New ARISS Antennas Installed on Columbus

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New ARISS Antennas Installed on Columbus
posted on October 23, 2007 11:43:40 pm
Two Amateur Radio on the International Space Station (ARISS) antennas have been installed on the nadir side of the new International Space Station’s Columbus module, set to launch later this year. On October 12, the antennas successfully passed electrical and SWR tests, with one of the two antennas, Antenna 42, going through a final test — a thermal test under vacuum. Based on modeling, engineers have no fear the antenna will pass with flying colors. Columbus will house an additional Amateur Radio station, including the first digital Amateur Radio TV (DATV) station in space, as well as a ham radio transponder. The yet-to-be-built Columbus amateur gear will facilitate operation on new frequencies that will make it possible for ARISS to establish wideband and video operations for the first time and allow continuous transponder operation.
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US Amateur fined by FCC for malicious interference to VE7RPT Repeater

 10/26/2007 12:31 AM

Months of hard work tracking various sources of malicious interference directed at the VE7RPTrepeater, owned and operated by the BCFMCA and located on Mt Seymour, have finally begun to pay off. On September 25th the FCC issued a Notice of Apparent Liability, including fines totaling $7,000, to James Grinton, K7VNI, located in BellinghamWashington. Grinton repeatedly and maliciously interfered with the operation of VE7RPTon a frequent basis. During the last 2 years Grinton directed his malicious interference and harassment at the President of the BCFMCA, jammed phone patches and periodically flooded the repeater with music and other forms of intentional interference.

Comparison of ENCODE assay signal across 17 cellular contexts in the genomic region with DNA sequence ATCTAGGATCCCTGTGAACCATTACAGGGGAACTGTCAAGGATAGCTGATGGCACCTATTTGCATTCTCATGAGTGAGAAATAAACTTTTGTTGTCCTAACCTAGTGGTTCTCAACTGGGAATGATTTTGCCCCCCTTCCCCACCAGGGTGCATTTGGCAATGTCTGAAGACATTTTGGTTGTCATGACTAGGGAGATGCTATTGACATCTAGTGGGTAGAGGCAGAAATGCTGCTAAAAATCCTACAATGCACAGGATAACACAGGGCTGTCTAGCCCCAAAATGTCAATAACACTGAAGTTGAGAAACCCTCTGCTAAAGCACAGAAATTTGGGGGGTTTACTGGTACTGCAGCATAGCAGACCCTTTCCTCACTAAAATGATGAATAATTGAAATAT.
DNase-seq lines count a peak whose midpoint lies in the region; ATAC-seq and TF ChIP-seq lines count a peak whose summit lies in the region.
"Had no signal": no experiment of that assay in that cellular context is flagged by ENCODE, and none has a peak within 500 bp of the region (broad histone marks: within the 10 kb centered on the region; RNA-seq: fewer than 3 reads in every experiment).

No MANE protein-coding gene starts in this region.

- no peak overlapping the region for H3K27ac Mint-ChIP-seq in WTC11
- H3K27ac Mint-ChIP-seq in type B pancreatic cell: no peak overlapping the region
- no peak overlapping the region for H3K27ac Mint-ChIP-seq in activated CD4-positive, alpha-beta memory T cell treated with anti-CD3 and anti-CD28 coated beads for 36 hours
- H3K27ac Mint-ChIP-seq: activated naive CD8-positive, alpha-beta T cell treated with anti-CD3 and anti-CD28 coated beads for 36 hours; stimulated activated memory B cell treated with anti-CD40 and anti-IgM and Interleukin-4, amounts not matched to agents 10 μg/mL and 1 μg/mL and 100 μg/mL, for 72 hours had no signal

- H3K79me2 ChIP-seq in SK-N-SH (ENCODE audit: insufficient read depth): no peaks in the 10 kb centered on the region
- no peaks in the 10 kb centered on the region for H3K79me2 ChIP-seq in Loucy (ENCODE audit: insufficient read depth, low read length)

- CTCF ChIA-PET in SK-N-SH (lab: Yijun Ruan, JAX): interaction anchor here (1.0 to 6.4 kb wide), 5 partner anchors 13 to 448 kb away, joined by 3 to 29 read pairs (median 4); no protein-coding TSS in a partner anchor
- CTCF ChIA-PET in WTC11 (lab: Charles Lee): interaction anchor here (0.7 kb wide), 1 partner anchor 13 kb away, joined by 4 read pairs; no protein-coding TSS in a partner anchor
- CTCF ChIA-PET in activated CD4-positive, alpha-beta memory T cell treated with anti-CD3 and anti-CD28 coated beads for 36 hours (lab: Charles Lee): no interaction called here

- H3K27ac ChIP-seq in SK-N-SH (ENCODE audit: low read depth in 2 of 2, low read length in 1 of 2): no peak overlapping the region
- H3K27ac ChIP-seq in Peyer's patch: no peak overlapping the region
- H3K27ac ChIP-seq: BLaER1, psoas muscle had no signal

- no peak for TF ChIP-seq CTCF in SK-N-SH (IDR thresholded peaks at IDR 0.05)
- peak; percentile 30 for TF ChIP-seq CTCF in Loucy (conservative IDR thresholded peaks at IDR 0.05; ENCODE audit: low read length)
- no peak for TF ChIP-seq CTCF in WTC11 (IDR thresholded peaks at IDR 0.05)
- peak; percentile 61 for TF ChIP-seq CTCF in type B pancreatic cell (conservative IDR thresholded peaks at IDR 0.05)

Source: This Week In Amateur Radio (TWIAR)

San Diego area ARES Amateur Radio

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San Diego ARES Amateurs Stand Down after Wildfires

With the wildfires in Southern California well on their way to be being contained, San Diego area ARES Amateur Radio operators have ceased assisting their served agencies; many hams had been called to action early last week. When the fires began early Sunday morning, October 21, ARRL San Diego Section Emergency Coordinator Jim Cammarano, KG6R, conferred with California Fire VIP Red Flag Coordinator Rich Beisgl N6NJK; Beisgl told Cammarano that local ARES groups were not needed at that time. “A few hours later, I called again and our status remained the same. They assured me that they would call me immediately if they required [assistance from] San Diego ARES. With the Santa Ana winds blowing, the fires had rapidly advanced far beyond the point where volunteer radio operators would be safe in performing such a role,” Cammarano said.

Source: This Week in Amateur Radio

Categories: Ham radio news

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